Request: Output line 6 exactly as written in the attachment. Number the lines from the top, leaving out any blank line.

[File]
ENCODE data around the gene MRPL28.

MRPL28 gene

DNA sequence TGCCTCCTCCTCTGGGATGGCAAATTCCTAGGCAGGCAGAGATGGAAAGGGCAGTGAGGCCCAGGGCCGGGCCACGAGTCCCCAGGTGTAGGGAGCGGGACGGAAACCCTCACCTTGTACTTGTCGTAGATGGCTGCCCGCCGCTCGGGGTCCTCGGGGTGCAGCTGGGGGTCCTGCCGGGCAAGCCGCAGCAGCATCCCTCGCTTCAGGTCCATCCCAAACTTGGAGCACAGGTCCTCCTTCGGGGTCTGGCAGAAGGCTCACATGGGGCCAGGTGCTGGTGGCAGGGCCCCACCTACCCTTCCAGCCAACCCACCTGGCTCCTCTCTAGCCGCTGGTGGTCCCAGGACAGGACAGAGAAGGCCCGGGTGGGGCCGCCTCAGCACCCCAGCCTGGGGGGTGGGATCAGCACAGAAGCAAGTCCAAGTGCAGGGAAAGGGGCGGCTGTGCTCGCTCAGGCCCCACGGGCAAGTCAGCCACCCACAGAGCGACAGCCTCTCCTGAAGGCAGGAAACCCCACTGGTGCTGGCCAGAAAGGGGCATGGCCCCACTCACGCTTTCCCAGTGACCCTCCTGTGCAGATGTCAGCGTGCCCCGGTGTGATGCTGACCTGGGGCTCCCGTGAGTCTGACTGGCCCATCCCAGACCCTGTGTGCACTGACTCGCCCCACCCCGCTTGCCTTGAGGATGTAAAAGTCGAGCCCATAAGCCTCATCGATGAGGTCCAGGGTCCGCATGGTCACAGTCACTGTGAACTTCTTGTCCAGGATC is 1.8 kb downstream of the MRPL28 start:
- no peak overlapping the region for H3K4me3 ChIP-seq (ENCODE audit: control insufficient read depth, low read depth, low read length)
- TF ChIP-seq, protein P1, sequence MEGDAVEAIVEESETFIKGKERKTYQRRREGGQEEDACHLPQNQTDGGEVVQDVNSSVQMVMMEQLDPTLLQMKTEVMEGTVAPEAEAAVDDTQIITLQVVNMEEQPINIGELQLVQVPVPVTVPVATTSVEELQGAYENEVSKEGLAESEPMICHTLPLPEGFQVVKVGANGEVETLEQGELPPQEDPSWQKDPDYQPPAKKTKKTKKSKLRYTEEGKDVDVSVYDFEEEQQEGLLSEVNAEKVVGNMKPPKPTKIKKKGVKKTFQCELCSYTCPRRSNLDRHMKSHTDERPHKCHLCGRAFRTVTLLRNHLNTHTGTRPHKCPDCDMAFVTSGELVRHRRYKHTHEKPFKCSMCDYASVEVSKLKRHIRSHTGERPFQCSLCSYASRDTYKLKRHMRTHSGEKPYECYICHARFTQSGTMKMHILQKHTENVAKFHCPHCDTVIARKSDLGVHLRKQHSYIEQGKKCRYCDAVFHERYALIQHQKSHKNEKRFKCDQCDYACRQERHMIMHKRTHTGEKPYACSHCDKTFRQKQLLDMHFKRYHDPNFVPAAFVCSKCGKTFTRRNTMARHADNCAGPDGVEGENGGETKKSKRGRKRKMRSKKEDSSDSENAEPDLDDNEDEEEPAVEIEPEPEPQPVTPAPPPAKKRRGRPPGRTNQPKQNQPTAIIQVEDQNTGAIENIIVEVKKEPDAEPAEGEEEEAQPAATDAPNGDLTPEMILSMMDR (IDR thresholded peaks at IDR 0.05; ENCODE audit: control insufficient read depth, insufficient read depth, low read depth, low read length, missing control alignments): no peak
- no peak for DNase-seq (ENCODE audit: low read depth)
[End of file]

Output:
- no peak for DNase-seq (ENCODE audit: low read depth)